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Rubbish plan to give Falmouth seagulls the sack
1:00pm Friday 1st February 2013 in News
New seagull-proof sacks look likely to be made available to residents in Falmouth in a bid to cut down on the amount of rubbish that is strewn across roads on collection day.
People who leave unprotected plastic bin-bags outside their homes are held responsible for the mess left by seagulls which rip into the bags while scavenging for food.
Cornwall Council has carried out a trial of new gull-proof sacks with 1,500 householders across the county.
Plastic bin bags are placed inside the large sacks which are then sealed and tied to gates. Following the trial, which has been hailed a success, the sacks are to be weighted and the handles and ties altered to make them more effective.
Falmouth’s environmental champion, councillor Diana Merrett; town clerk, Mark Williams and town manager, Richard Gates, met with Cornwall Council’s waste projects awareness officer, Esther O’Bearagh to discuss how the scheme could be rolled out in Falmouth.
It was agreed that the town presented a unique combination of problems with its transient student population, a large percentage of second and holiday homes and a large seagull population.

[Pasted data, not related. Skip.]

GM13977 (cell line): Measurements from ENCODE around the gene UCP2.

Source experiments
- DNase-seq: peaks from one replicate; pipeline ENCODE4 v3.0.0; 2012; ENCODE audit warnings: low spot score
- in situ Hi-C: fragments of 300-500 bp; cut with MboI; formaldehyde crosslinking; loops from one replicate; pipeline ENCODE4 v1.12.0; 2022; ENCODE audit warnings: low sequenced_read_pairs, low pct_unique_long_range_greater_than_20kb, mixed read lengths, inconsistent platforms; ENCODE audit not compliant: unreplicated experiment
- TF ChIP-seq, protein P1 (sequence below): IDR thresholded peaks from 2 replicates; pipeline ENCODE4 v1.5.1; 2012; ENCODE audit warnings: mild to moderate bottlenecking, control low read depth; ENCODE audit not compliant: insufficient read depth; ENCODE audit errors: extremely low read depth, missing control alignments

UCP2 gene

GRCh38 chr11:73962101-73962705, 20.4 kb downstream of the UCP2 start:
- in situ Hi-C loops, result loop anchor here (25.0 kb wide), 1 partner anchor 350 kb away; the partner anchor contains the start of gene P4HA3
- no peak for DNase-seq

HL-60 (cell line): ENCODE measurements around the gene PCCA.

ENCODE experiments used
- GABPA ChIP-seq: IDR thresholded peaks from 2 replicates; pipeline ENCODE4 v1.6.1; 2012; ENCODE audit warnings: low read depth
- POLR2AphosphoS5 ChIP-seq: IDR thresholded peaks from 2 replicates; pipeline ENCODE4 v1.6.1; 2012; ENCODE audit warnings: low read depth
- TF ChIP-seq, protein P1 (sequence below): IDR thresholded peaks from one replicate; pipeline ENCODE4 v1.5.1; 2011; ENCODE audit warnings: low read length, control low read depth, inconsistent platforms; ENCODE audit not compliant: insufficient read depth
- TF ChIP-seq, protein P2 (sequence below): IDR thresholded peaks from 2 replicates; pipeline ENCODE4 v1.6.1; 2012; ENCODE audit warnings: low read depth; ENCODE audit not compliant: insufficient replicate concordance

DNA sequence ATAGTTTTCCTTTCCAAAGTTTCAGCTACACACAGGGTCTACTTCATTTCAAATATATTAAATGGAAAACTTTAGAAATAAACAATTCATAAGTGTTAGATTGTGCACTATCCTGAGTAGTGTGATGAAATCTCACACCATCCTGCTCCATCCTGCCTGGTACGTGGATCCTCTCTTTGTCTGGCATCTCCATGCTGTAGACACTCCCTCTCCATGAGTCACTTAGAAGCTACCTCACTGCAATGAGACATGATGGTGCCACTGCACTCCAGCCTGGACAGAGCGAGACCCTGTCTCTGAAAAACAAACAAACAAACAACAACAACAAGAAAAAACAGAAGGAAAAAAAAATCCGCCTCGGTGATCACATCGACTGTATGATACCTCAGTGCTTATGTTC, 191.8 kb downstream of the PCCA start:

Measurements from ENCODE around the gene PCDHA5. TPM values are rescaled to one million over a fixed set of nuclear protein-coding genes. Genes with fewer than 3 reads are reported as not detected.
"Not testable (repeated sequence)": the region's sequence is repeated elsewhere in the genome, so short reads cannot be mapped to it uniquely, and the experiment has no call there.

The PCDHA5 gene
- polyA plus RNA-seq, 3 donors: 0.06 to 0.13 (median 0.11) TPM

“It was suggested that some councils may want to buy a stock of them (the sacks) to sell to local residents,” said Mr Williams. “We are talking about stocking them at the One Stop Shop, this building (the Municipal Buildings) and other venues, but do we buy a stock and sell them at the unit price or at a subsidised rate?”
The idea of the new sacks was generally met with enthusiasm by councillors. Allyson Biggins said: “The concept is very good. What they are trying to achieve is really great and if it stops half the problem, I will be happy.”
Ms Merrett added: “Providing everyone takes it on board that if they have a sack they should still use the black bags and not just tip the rubbish into the sack, it will work. I tied it to my gate and it worked perfectly. If it has worked elsewhere there is no reason it should not work here.”
Councillor David Saunby, though, was more sceptical. “The seagulls will be in there like a shot when they work it out,” he said.
Members of the town’s finance and general purposes committee agreed that a further trial could be implemented in Falmouth, subject to more details being known, including the cost of the sacks.
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